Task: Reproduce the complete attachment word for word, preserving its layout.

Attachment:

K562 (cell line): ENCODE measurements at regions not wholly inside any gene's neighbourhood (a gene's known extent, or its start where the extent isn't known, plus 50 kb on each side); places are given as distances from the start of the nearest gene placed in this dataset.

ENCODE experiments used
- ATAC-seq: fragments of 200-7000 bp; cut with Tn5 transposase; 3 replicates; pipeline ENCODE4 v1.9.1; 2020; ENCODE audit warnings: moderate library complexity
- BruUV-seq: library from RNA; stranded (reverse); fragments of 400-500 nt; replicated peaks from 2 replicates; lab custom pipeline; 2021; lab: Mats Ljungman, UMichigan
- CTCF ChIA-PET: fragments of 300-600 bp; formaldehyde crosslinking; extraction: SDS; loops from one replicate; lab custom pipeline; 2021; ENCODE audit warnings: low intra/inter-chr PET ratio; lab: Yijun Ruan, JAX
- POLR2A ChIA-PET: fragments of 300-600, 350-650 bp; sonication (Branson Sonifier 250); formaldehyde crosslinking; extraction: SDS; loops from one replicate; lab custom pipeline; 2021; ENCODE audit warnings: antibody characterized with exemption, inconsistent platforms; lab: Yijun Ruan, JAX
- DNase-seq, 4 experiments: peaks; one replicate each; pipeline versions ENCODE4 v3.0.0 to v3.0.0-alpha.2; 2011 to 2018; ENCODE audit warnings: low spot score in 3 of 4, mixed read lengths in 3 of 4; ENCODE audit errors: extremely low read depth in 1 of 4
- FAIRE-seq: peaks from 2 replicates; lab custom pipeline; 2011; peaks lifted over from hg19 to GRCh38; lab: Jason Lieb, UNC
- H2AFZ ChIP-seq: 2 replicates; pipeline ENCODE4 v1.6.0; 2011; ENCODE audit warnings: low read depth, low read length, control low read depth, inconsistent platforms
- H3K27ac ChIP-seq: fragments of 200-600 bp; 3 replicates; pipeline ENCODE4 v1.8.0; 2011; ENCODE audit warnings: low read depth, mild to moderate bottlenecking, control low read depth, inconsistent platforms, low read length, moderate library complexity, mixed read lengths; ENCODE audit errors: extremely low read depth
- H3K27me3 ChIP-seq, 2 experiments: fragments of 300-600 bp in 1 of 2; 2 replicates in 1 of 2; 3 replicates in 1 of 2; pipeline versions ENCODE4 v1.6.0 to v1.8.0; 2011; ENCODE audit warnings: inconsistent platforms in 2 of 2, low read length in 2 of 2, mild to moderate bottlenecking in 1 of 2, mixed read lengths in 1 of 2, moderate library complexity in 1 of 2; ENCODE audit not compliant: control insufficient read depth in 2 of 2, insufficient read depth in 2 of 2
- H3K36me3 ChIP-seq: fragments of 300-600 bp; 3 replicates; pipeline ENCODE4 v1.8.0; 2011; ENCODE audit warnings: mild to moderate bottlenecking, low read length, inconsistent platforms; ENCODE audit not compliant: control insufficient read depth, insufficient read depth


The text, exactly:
K562 (cell line): ENCODE measurements at regions not wholly inside any gene's neighbourhood (a gene's known extent, or its start where the extent isn't known, plus 50 kb on each side); places are given as distances from the start of the nearest gene placed in this dataset.

ENCODE experiments used
- ATAC-seq: fragments of 200-7000 bp; cut with Tn5 transposase; 3 replicates; pipeline ENCODE4 v1.9.1; 2020; ENCODE audit warnings: moderate library complexity
- BruUV-seq: library from RNA; stranded (reverse); fragments of 400-500 nt; replicated peaks from 2 replicates; lab custom pipeline; 2021; lab: Mats Ljungman, UMichigan
- CTCF ChIA-PET: fragments of 300-600 bp; formaldehyde crosslinking; extraction: SDS; loops from one replicate; lab custom pipeline; 2021; ENCODE audit warnings: low intra/inter-chr PET ratio; lab: Yijun Ruan, JAX
- POLR2A ChIA-PET: fragments of 300-600, 350-650 bp; sonication (Branson Sonifier 250); formaldehyde crosslinking; extraction: SDS; loops from one replicate; lab custom pipeline; 2021; ENCODE audit warnings: antibody characterized with exemption, inconsistent platforms; lab: Yijun Ruan, JAX
- DNase-seq, 4 experiments: peaks; one replicate each; pipeline versions ENCODE4 v3.0.0 to v3.0.0-alpha.2; 2011 to 2018; ENCODE audit warnings: low spot score in 3 of 4, mixed read lengths in 3 of 4; ENCODE audit errors: extremely low read depth in 1 of 4
- FAIRE-seq: peaks from 2 replicates; lab custom pipeline; 2011; peaks lifted over from hg19 to GRCh38; lab: Jason Lieb, UNC
- H2AFZ ChIP-seq: 2 replicates; pipeline ENCODE4 v1.6.0; 2011; ENCODE audit warnings: low read depth, low read length, control low read depth, inconsistent platforms
- H3K27ac ChIP-seq: fragments of 200-600 bp; 3 replicates; pipeline ENCODE4 v1.8.0; 2011; ENCODE audit warnings: low read depth, mild to moderate bottlenecking, control low read depth, inconsistent platforms, low read length, moderate library complexity, mixed read lengths; ENCODE audit errors: extremely low read depth
- H3K27me3 ChIP-seq, 2 experiments: fragments of 300-600 bp in 1 of 2; 2 replicates in 1 of 2; 3 replicates in 1 of 2; pipeline versions ENCODE4 v1.6.0 to v1.8.0; 2011; ENCODE audit warnings: inconsistent platforms in 2 of 2, low read length in 2 of 2, mild to moderate bottlenecking in 1 of 2, mixed read lengths in 1 of 2, moderate library complexity in 1 of 2; ENCODE audit not compliant: control insufficient read depth in 2 of 2, insufficient read depth in 2 of 2
- H3K36me3 ChIP-seq: fragments of 300-600 bp; 3 replicates; pipeline ENCODE4 v1.8.0; 2011; ENCODE audit warnings: mild to moderate bottlenecking, low read length, inconsistent platforms; ENCODE audit not compliant: control insufficient read depth, insufficient read depth